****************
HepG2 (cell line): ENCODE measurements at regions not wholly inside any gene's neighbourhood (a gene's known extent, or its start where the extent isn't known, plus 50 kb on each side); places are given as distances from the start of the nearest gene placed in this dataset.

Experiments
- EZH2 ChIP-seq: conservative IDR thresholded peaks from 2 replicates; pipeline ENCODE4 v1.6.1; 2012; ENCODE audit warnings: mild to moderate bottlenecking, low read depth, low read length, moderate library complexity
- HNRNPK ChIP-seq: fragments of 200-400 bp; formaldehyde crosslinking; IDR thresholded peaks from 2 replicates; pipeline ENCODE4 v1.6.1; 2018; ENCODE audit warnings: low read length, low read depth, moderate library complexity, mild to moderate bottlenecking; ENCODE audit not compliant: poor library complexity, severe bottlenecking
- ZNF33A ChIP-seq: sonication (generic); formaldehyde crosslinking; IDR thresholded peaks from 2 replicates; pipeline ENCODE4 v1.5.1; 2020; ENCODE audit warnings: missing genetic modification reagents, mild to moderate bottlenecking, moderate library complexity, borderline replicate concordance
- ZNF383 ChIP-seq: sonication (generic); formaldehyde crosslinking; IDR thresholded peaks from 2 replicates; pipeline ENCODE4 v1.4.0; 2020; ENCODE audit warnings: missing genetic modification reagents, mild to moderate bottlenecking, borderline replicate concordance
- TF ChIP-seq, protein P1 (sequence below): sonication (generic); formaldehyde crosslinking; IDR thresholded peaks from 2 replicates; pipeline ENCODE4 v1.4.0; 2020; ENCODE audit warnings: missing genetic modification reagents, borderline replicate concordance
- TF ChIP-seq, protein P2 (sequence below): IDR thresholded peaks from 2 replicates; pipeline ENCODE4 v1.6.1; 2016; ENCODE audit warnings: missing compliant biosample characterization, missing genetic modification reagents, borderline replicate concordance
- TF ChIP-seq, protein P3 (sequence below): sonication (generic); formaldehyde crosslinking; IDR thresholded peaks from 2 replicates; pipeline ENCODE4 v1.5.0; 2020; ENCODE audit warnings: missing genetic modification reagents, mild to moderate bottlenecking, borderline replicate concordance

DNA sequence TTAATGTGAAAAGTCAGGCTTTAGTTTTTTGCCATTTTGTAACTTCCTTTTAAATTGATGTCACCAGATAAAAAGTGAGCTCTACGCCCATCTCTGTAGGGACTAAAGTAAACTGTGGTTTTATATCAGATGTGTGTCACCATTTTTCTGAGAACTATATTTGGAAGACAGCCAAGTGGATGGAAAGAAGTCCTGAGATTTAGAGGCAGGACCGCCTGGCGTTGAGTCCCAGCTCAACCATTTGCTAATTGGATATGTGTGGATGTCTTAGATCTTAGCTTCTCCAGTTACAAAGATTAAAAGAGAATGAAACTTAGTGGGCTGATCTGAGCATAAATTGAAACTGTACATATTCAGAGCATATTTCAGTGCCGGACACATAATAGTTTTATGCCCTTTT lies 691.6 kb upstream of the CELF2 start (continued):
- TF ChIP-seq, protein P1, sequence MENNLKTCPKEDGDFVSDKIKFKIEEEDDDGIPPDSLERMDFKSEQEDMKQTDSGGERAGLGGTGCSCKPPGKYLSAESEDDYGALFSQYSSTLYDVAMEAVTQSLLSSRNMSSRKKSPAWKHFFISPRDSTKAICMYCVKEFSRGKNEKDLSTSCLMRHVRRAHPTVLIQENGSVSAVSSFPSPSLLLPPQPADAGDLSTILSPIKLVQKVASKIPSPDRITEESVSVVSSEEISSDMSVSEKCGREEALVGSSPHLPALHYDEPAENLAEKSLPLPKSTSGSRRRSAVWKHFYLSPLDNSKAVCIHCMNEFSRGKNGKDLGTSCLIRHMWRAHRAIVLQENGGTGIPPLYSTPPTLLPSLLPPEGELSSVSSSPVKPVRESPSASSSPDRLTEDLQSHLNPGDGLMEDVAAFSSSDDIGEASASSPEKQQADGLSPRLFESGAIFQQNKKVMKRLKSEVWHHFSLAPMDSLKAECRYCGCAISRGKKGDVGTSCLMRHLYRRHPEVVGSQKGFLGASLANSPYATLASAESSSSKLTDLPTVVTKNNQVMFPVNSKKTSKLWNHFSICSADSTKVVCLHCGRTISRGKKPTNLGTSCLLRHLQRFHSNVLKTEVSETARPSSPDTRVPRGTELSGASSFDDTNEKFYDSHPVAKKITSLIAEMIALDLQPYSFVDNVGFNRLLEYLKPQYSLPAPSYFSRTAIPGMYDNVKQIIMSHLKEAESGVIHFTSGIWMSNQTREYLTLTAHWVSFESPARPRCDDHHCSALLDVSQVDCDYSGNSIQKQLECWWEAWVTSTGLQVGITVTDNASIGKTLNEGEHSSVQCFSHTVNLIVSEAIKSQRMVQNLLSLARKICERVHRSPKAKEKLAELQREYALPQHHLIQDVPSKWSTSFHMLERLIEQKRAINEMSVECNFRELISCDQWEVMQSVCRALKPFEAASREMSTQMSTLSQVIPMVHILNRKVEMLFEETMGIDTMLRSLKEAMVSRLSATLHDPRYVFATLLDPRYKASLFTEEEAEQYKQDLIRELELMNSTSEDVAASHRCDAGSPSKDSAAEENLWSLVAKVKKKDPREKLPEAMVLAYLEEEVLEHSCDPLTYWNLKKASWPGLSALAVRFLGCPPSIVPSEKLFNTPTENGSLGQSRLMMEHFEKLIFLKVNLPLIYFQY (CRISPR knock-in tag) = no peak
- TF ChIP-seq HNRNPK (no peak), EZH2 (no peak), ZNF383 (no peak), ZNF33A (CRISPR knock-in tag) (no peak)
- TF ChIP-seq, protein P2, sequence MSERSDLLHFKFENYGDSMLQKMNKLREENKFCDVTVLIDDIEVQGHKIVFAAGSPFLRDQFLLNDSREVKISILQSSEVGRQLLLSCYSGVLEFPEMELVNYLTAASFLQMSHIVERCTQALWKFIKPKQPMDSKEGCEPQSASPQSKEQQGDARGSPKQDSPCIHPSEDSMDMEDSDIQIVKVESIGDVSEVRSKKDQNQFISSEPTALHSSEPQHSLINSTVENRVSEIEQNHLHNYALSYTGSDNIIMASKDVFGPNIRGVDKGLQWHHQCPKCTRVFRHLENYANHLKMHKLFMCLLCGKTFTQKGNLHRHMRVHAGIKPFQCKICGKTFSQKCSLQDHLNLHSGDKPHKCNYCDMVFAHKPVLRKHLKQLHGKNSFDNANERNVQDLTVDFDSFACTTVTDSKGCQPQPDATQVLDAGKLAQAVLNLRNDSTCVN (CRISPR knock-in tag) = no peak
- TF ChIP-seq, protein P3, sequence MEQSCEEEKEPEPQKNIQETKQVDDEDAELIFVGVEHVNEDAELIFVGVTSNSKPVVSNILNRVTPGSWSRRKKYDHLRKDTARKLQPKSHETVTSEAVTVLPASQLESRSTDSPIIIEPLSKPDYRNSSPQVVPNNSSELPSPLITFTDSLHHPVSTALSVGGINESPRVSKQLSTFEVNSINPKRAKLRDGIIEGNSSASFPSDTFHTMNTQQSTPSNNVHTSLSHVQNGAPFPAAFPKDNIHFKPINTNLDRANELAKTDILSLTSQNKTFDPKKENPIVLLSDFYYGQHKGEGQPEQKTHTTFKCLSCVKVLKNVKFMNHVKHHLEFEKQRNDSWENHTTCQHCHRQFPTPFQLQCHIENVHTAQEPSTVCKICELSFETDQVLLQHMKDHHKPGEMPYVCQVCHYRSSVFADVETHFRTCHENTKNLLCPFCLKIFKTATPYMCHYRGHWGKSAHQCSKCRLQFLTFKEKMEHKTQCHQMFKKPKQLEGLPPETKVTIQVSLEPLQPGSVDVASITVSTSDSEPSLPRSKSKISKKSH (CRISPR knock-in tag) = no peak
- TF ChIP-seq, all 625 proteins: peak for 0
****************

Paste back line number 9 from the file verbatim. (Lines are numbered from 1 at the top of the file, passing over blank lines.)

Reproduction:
- TF ChIP-seq, protein P3 (sequence below): sonication (generic); formaldehyde crosslinking; IDR thresholded peaks from 2 replicates; pipeline ENCODE4 v1.5.0; 2020; ENCODE audit warnings: missing genetic modification reagents, mild to moderate bottlenecking, borderline replicate concordance